As you might suspect, there’s no single answer as to how long do motorcycle tires last. The amount of mileage you can expect to get out of a single tire depends on several factors - from the construction of the tire to the type of riding you do, to the weight and power of the motorcycle you ride.
In this article we will dive into what sort of mileage you can expect to get from the most popular types of tires on the market, as well as how long you can expect motorcycles tire to last in storage.
General Motorcycle Tire Overview
Every motorcycle tire comes with a recommended pressure from the manufacturer which is designed to give the optimal balance of performance and longevity.
Any departure from the recommended standard pressure can adversely affect the life of your tire. But that doesn’t mean that you should never play around with your tire pressures to find the best setting to suit your riding.
The tire pressure you’ll find listed on the sidewall is the maximum pressure recommended by the manufacturer and is intended to be used in conjunction with the maximum load rating for the motorcycle – which you’ll find in your owner’s manual and often printed on a tag somewhere around the swingarm as well.
However, many sport and off-road/dual-sport tires will benefit enormously by dropping a few pounds of pressure before being taken into situations that require higher grip, like tight canyon roads, race tracks, or dirt trails.
They’ll wear down faster due to the lower pressures (which generate higher temperatures), but they’ll also give you the performance you need for the type of riding you’re doing, which – in cases like these two – it is probably your main reason for purchasing them in the first place.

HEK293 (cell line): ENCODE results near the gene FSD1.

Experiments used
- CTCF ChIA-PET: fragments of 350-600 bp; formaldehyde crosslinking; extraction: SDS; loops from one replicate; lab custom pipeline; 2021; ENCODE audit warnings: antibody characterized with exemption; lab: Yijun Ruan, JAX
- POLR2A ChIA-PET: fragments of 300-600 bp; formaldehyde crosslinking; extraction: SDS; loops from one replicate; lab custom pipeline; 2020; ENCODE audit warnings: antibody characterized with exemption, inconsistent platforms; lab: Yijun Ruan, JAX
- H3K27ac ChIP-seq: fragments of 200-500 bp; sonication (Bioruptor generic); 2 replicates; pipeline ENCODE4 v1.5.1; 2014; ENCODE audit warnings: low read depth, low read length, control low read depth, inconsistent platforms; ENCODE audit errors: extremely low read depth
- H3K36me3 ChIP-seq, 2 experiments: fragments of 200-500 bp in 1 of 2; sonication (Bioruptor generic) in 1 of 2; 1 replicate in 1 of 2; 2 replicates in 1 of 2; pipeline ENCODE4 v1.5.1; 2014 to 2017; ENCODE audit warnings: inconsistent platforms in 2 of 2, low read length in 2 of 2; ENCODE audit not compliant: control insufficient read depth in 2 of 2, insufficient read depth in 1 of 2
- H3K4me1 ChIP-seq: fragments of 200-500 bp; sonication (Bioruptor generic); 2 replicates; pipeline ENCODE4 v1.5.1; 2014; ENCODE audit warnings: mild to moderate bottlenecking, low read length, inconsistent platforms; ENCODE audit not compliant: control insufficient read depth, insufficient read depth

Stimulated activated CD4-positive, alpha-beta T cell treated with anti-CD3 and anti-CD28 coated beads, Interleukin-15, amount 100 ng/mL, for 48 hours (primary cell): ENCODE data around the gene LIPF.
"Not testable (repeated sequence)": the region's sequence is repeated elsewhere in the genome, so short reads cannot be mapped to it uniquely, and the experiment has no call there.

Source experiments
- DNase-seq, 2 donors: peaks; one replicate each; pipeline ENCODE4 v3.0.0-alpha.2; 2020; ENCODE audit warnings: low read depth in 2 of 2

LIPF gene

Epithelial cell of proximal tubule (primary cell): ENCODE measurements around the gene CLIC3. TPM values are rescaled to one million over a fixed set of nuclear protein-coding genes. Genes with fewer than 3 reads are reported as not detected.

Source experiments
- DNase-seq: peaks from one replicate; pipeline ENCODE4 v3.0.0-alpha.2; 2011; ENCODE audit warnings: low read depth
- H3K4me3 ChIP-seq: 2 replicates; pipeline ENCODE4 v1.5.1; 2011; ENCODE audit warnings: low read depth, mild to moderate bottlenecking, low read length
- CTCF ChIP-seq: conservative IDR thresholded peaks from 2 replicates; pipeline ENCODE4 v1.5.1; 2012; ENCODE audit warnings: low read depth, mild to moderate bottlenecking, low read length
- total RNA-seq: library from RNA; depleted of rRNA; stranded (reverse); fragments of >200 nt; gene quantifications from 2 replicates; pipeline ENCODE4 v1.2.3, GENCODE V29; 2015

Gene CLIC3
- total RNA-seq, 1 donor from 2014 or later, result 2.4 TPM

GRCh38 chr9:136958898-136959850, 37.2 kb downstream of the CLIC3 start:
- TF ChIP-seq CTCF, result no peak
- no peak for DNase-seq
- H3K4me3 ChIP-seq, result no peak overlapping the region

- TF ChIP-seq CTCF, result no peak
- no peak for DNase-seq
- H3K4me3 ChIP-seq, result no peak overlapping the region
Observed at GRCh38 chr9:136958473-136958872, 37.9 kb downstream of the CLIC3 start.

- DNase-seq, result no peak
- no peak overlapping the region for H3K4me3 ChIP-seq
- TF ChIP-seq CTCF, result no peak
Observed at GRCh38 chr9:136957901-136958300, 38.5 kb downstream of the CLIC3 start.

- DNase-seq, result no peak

On the other end of the spectrum, tires on heavier bikes that do long stretches on the interstate will benefit from running closer to the maximum pressure listed on the tire, especially if you’re carrying extra weight like a passenger and touring luggage.
Cruiser and Touring Motorcycle Tires
Wondering how long cruiser motorcycle tires last or touring tires? Tires built for use on big cruisers and touring bikes are intended to withstand both the heavy weight of these machines and the long miles they’re built to ride.
That means that they have sturdier sidewalls and deeper tread, which both play a role in extending the reliable life of the tire.
When well maintained and used with the recommended tire pressure, many cruiser and touring tires have been known to last well beyond the 10k mile mark, with some touring owners claiming to have gotten over 12k miles out of the rear and even more out of the front tires of modern sport touring rubber like the Michelin Pilot Road 5.
Of course, if you’re prone to riding at a more aggressive pace, say on a sport-oriented touring machine like KTM’s 1290 Super Adventure, that number could easily be cut in half depending on how often you like to tempt fate by grabbing a handful of throttle on its 1,301cc engine.
Dual-Sport and Off-Road Tires
Dual-sport tires can be a mixed bag in terms of longevity, depending on the compound of their rubber and how aggressive the knobs on the tire are.